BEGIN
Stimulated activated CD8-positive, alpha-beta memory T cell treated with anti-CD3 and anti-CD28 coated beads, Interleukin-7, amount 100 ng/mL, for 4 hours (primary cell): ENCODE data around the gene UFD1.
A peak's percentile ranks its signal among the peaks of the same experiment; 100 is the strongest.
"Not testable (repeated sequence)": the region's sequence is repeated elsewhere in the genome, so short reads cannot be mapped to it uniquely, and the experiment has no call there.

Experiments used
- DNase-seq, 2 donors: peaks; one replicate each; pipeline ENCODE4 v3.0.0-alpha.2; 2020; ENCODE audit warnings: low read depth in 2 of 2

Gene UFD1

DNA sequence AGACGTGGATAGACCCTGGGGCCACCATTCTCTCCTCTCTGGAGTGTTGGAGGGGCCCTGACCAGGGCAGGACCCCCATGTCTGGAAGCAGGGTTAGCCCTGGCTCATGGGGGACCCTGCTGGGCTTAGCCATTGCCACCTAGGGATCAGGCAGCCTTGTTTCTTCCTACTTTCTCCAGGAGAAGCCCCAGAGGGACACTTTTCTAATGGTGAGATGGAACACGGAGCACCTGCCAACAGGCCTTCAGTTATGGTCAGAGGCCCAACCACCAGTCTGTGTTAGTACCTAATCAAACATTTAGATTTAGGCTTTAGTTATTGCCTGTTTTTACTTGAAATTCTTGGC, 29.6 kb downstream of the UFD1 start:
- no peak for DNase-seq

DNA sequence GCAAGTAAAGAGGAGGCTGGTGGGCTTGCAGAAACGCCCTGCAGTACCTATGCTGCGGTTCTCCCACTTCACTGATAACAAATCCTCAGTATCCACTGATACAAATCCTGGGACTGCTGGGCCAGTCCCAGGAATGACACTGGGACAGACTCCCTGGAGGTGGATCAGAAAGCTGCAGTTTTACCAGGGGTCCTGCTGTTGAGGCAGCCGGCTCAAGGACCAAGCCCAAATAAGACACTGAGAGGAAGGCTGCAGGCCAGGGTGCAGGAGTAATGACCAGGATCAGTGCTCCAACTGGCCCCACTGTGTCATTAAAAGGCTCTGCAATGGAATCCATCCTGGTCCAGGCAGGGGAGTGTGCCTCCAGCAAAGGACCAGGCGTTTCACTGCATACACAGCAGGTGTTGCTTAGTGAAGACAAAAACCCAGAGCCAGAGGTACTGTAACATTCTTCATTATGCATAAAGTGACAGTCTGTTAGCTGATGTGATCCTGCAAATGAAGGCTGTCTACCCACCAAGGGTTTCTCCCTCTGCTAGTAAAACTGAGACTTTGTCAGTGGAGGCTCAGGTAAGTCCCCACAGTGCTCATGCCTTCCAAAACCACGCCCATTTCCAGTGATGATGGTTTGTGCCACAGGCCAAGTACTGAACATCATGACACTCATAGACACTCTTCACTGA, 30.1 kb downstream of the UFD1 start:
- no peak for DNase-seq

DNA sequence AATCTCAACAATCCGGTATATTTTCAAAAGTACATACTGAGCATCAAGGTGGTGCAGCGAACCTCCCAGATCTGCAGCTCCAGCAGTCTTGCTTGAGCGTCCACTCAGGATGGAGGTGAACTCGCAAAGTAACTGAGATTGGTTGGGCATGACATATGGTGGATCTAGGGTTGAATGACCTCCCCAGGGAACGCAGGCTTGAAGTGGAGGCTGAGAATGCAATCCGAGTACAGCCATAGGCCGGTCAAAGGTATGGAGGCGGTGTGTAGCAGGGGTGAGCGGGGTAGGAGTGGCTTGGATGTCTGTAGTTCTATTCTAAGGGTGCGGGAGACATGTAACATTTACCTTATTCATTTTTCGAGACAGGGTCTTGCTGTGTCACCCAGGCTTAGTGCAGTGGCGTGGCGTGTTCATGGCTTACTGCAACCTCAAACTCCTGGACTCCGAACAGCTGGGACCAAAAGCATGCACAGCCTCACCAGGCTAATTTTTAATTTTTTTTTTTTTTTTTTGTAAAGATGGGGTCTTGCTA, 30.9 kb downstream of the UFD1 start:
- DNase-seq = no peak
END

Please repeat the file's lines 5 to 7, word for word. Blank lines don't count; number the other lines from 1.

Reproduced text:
- DNase-seq, 2 donors: peaks; one replicate each; pipeline ENCODE4 v3.0.0-alpha.2; 2020; ENCODE audit warnings: low read depth in 2 of 2

Gene UFD1

DNA sequence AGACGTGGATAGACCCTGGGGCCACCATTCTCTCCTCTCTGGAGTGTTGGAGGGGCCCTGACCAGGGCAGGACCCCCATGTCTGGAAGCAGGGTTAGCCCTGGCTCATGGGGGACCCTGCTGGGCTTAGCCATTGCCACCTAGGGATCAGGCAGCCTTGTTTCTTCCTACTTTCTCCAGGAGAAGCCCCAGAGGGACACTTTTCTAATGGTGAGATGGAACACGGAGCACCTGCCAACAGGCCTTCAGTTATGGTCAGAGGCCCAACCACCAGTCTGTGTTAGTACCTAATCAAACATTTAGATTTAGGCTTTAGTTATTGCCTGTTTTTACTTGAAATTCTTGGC, 29.6 kb downstream of the UFD1 start: